The beautiful expanse of the Pacific, it never gets old to me. The way that the waves swish and crash, or how the bubbles of the water’s edge crawl up and back down the sand all day long, as if they are playing a game they never grow tired of. I could dig my feet in and roll sand around between my toes, just sitting, watching, listening to the ocean for hours. I love that I can stare at the horizon, or scan as far north and south up the coastline as my eyes will let me, but still never find the end. I love that it is quiet but never silent, peaceful but never still.
I’ve never been one to be afraid of the ocean. It could be because I grew up in California and beach trips were not uncommon. Or maybe my parents instilled a healthy sense of fear so that I knew to respect the water, but to still get in, to let a wave carry me effortlessly all the way back to shore. I remember being cold, certainly. I did grow up on the Pacific Ocean. I remember being disgusted by a mouth and nose full of salt water. But afraid, no, not really. The ocean has always been a place that was so much bigger than me but good enough to let me in to experience it. And it still is.
One of the first things a veteran swimmer will tell you is that you cannot fight the ocean. It will always win. Waves and tides and winds are stronger by far than our kicking arms and legs, and any attempt to overcome the will of the water is probably futile. You can, however, swim with the ocean, you just have to wait for it. When the tide pulls you under, wait for the wave to crash, and the same force that swirled you down below will push you to the top again. It’s magic. The cadence of the ocean is one of power then peace, force then grace. You can’t fight that.
There is a very special stretch of beach just southwest of where I grew up, in the small town of Half Moon Bay, California. If you take the highway all the way to the end, turn left and then right, you’ll find a place to park and paved steps all the way down to the water. It’s perfect. Not huge, and not great for surfing because the waves break late and rocks peak out just a few dozen yards off the coast. But to me, it’s perfect. The sand on those shores has been sacred ground in my life, especially in the last ten years.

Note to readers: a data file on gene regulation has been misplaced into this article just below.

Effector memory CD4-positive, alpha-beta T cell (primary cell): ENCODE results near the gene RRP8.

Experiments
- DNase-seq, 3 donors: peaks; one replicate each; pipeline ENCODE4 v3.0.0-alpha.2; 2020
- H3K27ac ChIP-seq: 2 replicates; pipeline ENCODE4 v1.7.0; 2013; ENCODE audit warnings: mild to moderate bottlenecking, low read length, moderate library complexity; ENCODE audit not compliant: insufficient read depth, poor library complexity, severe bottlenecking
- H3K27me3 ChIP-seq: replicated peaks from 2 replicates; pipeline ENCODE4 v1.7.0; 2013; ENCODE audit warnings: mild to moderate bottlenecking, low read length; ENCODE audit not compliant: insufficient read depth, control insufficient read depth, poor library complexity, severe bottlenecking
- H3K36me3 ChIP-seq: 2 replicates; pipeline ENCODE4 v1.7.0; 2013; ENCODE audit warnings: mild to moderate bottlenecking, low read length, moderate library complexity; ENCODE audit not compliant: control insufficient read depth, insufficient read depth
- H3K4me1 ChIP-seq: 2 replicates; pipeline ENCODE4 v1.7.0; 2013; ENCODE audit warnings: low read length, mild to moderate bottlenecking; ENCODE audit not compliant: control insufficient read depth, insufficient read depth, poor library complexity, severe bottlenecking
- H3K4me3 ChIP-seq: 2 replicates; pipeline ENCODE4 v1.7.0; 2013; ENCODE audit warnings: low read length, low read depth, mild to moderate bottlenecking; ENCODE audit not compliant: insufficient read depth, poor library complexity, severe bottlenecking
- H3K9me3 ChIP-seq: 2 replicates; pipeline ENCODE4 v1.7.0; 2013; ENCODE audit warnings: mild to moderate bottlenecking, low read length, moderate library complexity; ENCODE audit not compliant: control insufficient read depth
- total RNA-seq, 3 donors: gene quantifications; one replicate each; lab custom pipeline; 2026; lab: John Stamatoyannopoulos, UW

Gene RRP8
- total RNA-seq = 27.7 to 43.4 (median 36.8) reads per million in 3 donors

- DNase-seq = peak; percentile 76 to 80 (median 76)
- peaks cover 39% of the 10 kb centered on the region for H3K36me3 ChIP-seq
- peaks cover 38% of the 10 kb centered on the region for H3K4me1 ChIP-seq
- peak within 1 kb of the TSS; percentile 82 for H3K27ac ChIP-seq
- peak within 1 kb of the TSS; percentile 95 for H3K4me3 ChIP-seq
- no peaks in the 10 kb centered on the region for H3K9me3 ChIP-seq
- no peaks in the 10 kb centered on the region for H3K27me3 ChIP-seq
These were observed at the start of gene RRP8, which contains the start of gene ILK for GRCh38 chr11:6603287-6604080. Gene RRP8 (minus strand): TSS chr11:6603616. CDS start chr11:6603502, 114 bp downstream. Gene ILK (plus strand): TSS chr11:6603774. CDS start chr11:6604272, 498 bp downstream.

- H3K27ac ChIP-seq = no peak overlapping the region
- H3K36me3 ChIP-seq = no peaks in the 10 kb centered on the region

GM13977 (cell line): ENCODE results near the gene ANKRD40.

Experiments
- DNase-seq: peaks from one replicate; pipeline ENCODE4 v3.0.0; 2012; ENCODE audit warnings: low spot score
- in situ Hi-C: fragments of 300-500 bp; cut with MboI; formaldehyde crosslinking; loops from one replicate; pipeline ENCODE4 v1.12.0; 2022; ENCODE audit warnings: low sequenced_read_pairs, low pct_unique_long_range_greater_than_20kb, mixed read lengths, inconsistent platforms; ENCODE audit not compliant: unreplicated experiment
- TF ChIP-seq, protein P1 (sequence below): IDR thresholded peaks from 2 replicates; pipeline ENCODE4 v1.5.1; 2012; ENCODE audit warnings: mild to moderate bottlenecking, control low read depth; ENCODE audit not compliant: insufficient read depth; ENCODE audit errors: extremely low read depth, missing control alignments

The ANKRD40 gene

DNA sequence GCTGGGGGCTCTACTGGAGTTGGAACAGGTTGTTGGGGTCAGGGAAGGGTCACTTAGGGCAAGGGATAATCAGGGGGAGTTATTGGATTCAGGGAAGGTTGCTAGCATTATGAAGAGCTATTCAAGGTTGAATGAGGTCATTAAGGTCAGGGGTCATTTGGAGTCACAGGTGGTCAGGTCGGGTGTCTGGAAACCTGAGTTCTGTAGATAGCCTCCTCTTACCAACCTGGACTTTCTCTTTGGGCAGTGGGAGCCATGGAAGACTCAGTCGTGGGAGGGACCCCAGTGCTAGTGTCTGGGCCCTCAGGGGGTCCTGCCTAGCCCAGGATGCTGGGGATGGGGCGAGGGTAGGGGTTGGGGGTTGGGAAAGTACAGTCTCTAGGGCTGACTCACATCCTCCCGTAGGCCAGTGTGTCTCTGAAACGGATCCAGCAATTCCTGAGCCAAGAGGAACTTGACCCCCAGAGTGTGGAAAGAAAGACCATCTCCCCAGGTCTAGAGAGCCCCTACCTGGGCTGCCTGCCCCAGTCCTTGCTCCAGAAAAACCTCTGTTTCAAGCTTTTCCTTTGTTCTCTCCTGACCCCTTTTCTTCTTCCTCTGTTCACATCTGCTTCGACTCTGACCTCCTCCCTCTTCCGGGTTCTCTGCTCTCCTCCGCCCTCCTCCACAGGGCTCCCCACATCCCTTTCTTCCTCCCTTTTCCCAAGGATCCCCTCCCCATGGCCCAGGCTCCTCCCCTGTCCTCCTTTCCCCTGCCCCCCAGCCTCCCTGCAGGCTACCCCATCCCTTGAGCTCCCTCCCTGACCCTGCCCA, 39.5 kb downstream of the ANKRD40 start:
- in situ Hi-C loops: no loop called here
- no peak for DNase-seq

This is the place I went at twenty-two years old after six failed knee surgeries and the looming prospect of walking with a painful limp the rest of my life. It’s where I went and watched the sky grow warm with the light of the sun coming up behind me, crying over an early morning phone call about alcohol and infidelity from a man I loved so much. And it is where, almost three years later, that same man and I took our baby girl, tossing her in the air and laughing as she shoved sand in her mouth, reveling in the joy that comes with forgiveness and healing.
The ocean has been a faithful friend in my life as far back as my memories will take me. And I think that’s because it’s perfect rhythm reminds me that it is all going to be ok. The pace of life is so much like the waves: power then peace, force then grace. Sometimes, the more I fight against the turbulence, the more I get pulled down with them. So I am learning to wait, with pleading prayers and the words of friends and wisdom of mentors, waiting for the grace to show up after the force. Because it will.
When my babies are older, I want to take them again to my beach, and I want to tell them about the humility of their daddy, how the bravest thing he ever did was tell the truth. I want to tell them about the power of prayer, and that when you can’t hear anything else, you can be sure that the crash of the waves again and again is the affirmation that He is listening. I want to tell them that salt water tastes terrible, but it can help heal cuts and clean wounds— and life will give us no shortage of something bitter making us stronger. And I want to tell them that the ocean has a special way of making us feel small, and sometimes, that is exactly how we need to feel: awestruck by what a big, beautiful world this is.
Don’t fight the ocean, my sweet babes. Wait for the peace, and trust that the same force that brought you under will turn to grace, then spread out your arms and let it carry you back to the shore.